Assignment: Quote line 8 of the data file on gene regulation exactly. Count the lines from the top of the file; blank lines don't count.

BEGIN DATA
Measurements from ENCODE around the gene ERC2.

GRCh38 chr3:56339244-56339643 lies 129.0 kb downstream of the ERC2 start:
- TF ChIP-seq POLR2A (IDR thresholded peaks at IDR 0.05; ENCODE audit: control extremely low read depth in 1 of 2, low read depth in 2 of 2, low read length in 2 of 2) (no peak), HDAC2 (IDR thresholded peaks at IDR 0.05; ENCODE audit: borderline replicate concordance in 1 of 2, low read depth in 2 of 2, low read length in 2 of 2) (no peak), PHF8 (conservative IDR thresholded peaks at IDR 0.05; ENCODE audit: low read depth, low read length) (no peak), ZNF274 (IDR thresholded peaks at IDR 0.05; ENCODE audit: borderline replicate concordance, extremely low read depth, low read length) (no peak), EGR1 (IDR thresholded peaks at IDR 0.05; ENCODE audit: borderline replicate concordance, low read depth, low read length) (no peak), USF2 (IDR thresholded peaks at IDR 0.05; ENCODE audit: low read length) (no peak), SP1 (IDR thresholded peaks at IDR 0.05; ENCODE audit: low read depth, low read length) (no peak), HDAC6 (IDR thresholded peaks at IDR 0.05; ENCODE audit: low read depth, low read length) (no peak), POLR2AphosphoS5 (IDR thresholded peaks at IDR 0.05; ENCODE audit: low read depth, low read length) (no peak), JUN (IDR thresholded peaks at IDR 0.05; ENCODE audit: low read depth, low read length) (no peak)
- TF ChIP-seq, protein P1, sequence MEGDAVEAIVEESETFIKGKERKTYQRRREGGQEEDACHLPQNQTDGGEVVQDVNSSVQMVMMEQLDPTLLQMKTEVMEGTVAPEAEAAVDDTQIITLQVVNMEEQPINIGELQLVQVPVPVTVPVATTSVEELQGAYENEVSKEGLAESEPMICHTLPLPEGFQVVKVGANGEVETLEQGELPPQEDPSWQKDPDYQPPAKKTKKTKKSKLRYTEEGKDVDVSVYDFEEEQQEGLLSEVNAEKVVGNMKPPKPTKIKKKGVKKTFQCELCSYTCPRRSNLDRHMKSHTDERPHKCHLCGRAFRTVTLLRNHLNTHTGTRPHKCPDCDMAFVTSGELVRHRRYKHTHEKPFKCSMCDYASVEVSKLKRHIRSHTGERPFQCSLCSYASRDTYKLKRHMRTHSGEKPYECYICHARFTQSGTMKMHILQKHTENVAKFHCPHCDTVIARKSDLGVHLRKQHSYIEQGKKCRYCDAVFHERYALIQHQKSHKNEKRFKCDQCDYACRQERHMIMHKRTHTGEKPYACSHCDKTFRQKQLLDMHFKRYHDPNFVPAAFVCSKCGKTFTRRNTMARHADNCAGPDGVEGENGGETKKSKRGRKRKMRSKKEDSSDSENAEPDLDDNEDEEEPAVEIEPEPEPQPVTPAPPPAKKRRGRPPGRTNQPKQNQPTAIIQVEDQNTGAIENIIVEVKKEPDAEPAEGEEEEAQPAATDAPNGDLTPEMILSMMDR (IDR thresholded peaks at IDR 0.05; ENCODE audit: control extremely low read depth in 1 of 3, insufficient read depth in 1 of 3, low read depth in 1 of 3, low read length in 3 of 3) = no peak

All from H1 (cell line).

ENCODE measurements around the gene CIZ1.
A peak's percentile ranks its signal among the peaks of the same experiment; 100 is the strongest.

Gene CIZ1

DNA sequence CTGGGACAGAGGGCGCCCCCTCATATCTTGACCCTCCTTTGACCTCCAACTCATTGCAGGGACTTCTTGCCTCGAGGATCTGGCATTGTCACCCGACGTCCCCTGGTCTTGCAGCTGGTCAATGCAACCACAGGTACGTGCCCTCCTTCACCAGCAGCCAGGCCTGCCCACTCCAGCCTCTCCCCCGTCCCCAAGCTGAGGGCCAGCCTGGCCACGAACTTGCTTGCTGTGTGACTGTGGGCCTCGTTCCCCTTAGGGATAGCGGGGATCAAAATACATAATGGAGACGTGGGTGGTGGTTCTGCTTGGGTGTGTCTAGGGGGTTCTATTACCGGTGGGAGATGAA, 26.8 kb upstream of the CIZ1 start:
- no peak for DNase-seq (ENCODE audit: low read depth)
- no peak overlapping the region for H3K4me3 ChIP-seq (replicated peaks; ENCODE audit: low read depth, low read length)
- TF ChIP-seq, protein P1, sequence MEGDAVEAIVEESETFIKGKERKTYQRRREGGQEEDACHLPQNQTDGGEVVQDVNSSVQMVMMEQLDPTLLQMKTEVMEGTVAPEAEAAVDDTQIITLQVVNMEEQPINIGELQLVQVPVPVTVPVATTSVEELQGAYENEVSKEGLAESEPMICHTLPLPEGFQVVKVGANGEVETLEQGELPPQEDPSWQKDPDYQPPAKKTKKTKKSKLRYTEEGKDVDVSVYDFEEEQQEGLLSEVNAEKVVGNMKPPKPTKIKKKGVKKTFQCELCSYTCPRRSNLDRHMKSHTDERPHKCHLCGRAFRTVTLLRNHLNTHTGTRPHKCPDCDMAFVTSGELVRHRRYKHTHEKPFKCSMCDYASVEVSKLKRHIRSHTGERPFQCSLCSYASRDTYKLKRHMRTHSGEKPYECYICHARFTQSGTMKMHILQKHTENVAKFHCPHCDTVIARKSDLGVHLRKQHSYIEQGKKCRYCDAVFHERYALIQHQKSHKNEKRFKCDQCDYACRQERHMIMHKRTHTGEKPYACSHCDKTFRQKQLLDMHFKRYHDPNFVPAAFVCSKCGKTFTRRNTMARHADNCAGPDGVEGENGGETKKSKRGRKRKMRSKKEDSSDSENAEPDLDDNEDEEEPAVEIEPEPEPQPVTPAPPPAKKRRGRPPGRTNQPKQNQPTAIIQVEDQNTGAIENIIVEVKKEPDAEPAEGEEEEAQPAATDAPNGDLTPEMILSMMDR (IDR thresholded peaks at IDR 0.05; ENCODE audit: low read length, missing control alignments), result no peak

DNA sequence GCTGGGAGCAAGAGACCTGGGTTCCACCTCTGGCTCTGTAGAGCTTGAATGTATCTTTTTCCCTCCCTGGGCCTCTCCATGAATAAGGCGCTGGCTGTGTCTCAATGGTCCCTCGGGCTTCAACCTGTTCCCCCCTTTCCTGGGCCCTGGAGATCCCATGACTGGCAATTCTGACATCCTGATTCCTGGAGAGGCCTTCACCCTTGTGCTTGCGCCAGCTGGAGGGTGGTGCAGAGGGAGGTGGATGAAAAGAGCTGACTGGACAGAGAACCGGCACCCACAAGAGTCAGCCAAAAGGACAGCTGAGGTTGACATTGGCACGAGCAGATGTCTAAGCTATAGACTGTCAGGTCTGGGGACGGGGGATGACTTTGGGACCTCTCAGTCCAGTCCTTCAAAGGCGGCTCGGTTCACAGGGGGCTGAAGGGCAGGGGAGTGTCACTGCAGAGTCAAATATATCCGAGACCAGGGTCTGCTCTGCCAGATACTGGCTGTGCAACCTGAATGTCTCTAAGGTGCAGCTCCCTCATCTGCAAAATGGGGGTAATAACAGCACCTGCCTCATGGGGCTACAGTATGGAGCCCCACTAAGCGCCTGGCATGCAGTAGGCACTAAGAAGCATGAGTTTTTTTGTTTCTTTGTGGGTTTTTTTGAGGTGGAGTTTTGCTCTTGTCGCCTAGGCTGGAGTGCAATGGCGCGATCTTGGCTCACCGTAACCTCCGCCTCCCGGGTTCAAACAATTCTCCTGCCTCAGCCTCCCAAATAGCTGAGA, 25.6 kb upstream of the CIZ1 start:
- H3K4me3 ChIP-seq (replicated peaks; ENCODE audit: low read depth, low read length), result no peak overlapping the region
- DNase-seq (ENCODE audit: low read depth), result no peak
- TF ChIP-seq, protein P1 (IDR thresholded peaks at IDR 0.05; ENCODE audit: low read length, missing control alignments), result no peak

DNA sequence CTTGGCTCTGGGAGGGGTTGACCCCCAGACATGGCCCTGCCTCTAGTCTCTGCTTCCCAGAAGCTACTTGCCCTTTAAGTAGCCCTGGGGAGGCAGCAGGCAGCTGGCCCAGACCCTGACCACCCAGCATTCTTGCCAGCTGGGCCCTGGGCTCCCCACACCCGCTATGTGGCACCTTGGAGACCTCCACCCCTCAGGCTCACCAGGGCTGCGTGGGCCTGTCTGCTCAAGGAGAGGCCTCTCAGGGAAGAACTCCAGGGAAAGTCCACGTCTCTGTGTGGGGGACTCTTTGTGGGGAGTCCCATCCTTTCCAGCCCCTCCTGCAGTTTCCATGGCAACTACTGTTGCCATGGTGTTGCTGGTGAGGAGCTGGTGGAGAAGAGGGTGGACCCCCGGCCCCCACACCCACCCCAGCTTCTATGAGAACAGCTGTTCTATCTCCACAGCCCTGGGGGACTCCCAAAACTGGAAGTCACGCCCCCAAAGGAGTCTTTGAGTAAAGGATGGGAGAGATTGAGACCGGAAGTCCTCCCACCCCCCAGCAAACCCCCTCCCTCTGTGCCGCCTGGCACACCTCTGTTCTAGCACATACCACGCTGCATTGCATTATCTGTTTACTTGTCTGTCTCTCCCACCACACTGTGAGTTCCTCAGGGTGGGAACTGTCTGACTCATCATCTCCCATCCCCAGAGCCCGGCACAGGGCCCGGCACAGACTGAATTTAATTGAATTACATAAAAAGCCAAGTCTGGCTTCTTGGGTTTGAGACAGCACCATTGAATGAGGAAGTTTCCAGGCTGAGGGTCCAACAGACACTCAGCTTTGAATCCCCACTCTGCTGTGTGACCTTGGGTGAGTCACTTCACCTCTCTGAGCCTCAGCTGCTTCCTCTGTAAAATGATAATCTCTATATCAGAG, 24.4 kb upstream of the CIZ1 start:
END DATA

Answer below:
Gene CIZ1